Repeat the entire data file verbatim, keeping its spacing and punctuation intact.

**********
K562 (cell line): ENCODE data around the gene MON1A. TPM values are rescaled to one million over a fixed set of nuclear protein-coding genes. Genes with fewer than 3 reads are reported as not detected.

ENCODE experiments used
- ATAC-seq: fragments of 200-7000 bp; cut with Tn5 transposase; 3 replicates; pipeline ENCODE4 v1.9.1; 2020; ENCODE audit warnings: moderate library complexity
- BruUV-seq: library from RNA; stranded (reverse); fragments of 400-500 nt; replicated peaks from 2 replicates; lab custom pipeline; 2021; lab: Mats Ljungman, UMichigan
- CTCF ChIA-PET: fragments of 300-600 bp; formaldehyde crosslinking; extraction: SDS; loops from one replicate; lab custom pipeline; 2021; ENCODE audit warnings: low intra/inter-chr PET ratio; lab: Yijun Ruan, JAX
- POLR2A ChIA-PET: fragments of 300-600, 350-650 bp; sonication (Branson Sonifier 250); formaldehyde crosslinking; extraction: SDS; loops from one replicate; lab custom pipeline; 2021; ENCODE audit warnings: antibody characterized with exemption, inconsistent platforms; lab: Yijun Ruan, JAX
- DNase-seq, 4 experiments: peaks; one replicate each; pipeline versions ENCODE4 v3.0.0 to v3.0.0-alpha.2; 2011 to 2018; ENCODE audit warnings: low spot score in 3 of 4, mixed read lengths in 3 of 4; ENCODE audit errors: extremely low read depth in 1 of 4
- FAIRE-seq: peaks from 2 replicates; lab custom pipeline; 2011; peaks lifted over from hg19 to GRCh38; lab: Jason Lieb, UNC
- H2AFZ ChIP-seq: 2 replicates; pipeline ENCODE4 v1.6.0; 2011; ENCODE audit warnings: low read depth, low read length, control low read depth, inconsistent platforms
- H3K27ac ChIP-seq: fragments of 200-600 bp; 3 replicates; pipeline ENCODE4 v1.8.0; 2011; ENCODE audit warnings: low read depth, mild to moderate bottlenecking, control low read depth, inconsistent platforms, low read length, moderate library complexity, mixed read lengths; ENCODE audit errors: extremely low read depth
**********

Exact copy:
K562 (cell line): ENCODE data around the gene MON1A. TPM values are rescaled to one million over a fixed set of nuclear protein-coding genes. Genes with fewer than 3 reads are reported as not detected.

ENCODE experiments used
- ATAC-seq: fragments of 200-7000 bp; cut with Tn5 transposase; 3 replicates; pipeline ENCODE4 v1.9.1; 2020; ENCODE audit warnings: moderate library complexity
- BruUV-seq: library from RNA; stranded (reverse); fragments of 400-500 nt; replicated peaks from 2 replicates; lab custom pipeline; 2021; lab: Mats Ljungman, UMichigan
- CTCF ChIA-PET: fragments of 300-600 bp; formaldehyde crosslinking; extraction: SDS; loops from one replicate; lab custom pipeline; 2021; ENCODE audit warnings: low intra/inter-chr PET ratio; lab: Yijun Ruan, JAX
- POLR2A ChIA-PET: fragments of 300-600, 350-650 bp; sonication (Branson Sonifier 250); formaldehyde crosslinking; extraction: SDS; loops from one replicate; lab custom pipeline; 2021; ENCODE audit warnings: antibody characterized with exemption, inconsistent platforms; lab: Yijun Ruan, JAX
- DNase-seq, 4 experiments: peaks; one replicate each; pipeline versions ENCODE4 v3.0.0 to v3.0.0-alpha.2; 2011 to 2018; ENCODE audit warnings: low spot score in 3 of 4, mixed read lengths in 3 of 4; ENCODE audit errors: extremely low read depth in 1 of 4
- FAIRE-seq: peaks from 2 replicates; lab custom pipeline; 2011; peaks lifted over from hg19 to GRCh38; lab: Jason Lieb, UNC
- H2AFZ ChIP-seq: 2 replicates; pipeline ENCODE4 v1.6.0; 2011; ENCODE audit warnings: low read depth, low read length, control low read depth, inconsistent platforms
- H3K27ac ChIP-seq: fragments of 200-600 bp; 3 replicates; pipeline ENCODE4 v1.8.0; 2011; ENCODE audit warnings: low read depth, mild to moderate bottlenecking, control low read depth, inconsistent platforms, low read length, moderate library complexity, mixed read lengths; ENCODE audit errors: extremely low read depth